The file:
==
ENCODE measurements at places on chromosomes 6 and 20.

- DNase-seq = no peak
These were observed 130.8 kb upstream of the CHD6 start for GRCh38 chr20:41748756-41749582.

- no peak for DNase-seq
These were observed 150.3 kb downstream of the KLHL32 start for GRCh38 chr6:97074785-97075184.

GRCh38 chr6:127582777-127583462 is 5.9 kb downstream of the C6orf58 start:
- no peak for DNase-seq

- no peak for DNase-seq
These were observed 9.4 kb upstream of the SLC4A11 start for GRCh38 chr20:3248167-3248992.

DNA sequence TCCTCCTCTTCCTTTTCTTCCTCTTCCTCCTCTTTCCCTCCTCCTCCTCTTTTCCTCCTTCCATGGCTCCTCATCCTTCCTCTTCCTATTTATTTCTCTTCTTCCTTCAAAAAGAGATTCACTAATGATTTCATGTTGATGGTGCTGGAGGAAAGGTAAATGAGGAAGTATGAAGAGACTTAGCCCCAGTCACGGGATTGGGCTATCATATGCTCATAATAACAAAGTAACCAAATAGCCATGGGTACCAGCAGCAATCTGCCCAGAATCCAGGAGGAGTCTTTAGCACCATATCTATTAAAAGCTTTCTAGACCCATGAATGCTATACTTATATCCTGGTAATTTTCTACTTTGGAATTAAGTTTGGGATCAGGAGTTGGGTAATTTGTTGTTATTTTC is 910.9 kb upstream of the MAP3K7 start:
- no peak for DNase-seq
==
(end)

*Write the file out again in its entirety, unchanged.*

ENCODE measurements at places on chromosomes 6 and 20.

- DNase-seq = no peak
These were observed 130.8 kb upstream of the CHD6 start for GRCh38 chr20:41748756-41749582.

- no peak for DNase-seq
These were observed 150.3 kb downstream of the KLHL32 start for GRCh38 chr6:97074785-97075184.

GRCh38 chr6:127582777-127583462 is 5.9 kb downstream of the C6orf58 start:
- no peak for DNase-seq

- no peak for DNase-seq
These were observed 9.4 kb upstream of the SLC4A11 start for GRCh38 chr20:3248167-3248992.

DNA sequence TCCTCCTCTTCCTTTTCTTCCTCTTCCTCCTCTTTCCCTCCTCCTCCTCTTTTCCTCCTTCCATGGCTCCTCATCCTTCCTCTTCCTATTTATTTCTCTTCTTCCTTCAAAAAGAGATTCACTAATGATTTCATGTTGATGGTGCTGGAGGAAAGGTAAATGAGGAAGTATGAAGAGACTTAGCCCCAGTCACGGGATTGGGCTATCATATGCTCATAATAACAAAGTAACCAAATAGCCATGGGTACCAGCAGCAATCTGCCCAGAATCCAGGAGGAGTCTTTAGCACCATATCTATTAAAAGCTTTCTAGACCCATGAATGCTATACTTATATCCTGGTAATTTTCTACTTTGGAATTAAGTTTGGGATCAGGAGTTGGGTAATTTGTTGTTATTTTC is 910.9 kb upstream of the MAP3K7 start:
- no peak for DNase-seq